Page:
Last week, at three different presentations, I co-presented with another mom, Aaron’s Corrie (the young woman who provides community aide support to our family), a team leader in Inclusive Education and the Director of Professional Practice with the Alberta Pharmacists’ Association. I call this sharing the podium.
Over the past decade of public speaking as a Mom to various audiences, I’ve figured out that while having Sue present is great (and easy for me), using a collaborative presentation model is often more powerful.
Collaborative presenting means that I co-present with a clinician, or professional in the field. (If I’m lucky, I sometimes get to present with another parent or patient). This makes for a more well-rounded experience because it models collaboration – between parents and parents or parents and professionals. (Note: that is only if we get the opportunity to actually prepare the presentation together. That’s really key.)
Collaborative presenting add credibility to my words. I’m a layperson often speaking to a room full of highly educated and credentialed individuals. My B.A. in English doesn’t go very far in that crowd. Having one of the audience’s colleagues co-present with me helps to give me credibility, too.
It also helps my co-presenter reflect on their own practice, and how they’ve made a difference in a family or patient’s life and what their own philosophies are about patient centred care (in health) or collaboration with parents (in education). My co-presenter last Friday to the Pharmacy students told two fabulous stories about patient centred care from when he was in pharmacy practice. One involved always helping patients lost in the hospital corridors, and the other was about understanding a patient perspective. I think having a mentor talk about his own experiences (including the challenges and rewards) delivering patient centred care is crucial. It helped make it real for the students.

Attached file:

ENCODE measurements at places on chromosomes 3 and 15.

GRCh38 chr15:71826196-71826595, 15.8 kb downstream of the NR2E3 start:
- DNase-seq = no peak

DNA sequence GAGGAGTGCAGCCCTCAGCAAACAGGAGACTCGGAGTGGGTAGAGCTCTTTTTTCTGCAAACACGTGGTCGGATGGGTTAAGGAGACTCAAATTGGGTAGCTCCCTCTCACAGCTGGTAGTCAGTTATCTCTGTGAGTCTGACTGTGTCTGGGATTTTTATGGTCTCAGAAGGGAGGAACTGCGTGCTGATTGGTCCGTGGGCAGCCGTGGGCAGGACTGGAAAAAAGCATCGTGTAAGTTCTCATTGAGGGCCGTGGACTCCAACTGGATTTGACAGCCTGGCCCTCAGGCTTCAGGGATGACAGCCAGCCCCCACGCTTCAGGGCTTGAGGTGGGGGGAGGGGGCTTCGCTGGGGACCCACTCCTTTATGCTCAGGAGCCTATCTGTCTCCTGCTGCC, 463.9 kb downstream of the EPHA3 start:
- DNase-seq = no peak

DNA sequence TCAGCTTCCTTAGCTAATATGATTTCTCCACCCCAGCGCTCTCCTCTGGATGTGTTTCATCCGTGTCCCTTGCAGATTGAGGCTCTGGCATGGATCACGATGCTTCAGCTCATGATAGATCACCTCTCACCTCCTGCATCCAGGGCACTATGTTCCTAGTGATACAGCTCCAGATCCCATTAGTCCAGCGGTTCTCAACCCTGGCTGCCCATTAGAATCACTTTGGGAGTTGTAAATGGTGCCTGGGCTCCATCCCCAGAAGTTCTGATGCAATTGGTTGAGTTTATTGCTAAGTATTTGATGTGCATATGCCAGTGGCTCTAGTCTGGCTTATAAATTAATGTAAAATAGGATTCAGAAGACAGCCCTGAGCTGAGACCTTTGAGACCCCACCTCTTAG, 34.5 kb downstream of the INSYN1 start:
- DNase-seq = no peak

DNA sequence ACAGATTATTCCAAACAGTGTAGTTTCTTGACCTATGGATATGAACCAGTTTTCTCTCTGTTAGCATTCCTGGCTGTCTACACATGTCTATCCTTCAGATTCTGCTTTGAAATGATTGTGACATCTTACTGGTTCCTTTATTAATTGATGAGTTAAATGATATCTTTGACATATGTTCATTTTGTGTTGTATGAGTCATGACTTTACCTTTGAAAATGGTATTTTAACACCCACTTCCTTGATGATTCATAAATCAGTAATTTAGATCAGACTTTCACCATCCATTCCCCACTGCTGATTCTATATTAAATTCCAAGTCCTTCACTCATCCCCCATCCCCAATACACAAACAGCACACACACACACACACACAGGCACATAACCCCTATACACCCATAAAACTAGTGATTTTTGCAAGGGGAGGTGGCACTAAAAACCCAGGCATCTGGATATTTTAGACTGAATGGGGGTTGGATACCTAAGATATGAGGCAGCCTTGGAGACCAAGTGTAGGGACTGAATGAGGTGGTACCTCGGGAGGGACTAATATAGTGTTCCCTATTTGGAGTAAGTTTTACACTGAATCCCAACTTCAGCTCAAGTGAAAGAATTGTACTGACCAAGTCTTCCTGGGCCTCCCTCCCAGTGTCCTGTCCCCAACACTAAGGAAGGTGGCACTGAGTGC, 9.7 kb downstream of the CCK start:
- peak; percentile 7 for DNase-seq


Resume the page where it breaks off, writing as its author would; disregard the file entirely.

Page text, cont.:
Having a co-presenter also makes me a better presenter. This ensures I don’t become complacent and just talk from a canned script. I have to work with my colleague to tailor words, and that’s a good thing. I can run speaking notes past them, and incorporate their suggestions. It is my Quality Assurance check (plus, everybody needs an editor or a fresh set of eyes on any kind of content). It keeps me on my toes. My co-presenter can also help me understand the audience more. And that makes me a better speaker.
Sharing the podium ensures that neither of us are dangling when we are asked questions, and we can help bail each other out if the questions get hard. I’ve only actually been heckled once, by a Geneticist, but thankfully I was presenting with another mom, and didn’t feel quite so alone up on the stage. (We both chose to not engage him and let the heckler heckle and say his peace – and then the audience handled him. I’ve learned that in situations like that, silence is golden).
My first question when I get asked to speak by a health professional is: do you want to present with me? If not, if they just want me, that’s OK too – but I work hard and meet with them to get an understanding of the audience, and what they want the key take-aways to be. I also ask: ‘what would you say if you were up there with me’ and use their wisdom to craft my words.
I’ve learned a lot over the past few years, standing on that stage and talking to an audience. My main lesson is that public speaking is about your audience; it isn’t about you. So I do whatever I can to supplement the message I’m trying to get across – and that can include sharing the limelight too.